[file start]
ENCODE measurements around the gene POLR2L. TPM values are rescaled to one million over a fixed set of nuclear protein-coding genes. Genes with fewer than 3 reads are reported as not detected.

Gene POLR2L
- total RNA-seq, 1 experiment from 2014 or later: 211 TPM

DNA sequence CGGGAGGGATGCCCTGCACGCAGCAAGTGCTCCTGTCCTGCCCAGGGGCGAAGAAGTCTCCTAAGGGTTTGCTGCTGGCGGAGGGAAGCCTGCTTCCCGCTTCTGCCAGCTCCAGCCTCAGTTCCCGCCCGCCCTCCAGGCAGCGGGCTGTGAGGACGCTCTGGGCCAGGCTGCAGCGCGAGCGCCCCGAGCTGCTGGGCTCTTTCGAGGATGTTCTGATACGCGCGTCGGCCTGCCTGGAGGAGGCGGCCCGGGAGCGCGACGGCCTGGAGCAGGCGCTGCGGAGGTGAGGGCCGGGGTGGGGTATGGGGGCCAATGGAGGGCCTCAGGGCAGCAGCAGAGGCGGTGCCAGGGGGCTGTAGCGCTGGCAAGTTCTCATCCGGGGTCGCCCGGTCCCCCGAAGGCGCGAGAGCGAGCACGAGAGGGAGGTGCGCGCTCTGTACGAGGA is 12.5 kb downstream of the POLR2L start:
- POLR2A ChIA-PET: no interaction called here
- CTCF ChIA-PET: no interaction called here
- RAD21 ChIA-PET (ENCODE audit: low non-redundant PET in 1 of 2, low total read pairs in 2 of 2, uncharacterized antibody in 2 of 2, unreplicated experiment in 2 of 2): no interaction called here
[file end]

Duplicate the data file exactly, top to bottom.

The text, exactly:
ENCODE measurements around the gene POLR2L. TPM values are rescaled to one million over a fixed set of nuclear protein-coding genes. Genes with fewer than 3 reads are reported as not detected.

Gene POLR2L
- total RNA-seq, 1 experiment from 2014 or later: 211 TPM

DNA sequence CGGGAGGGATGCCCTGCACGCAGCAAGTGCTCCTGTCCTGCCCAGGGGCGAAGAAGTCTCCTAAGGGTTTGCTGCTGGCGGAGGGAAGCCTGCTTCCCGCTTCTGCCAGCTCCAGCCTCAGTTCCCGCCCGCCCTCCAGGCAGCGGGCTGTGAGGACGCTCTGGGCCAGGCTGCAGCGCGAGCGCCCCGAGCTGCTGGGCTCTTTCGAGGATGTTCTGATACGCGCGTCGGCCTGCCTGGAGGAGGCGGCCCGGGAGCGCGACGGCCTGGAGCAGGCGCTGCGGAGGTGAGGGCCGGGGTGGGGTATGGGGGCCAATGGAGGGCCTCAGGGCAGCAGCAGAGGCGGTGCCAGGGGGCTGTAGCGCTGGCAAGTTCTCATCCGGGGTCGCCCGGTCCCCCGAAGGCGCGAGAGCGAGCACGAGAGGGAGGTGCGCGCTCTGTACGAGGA is 12.5 kb downstream of the POLR2L start:
- POLR2A ChIA-PET: no interaction called here
- CTCF ChIA-PET: no interaction called here
- RAD21 ChIA-PET (ENCODE audit: low non-redundant PET in 1 of 2, low total read pairs in 2 of 2, uncharacterized antibody in 2 of 2, unreplicated experiment in 2 of 2): no interaction called here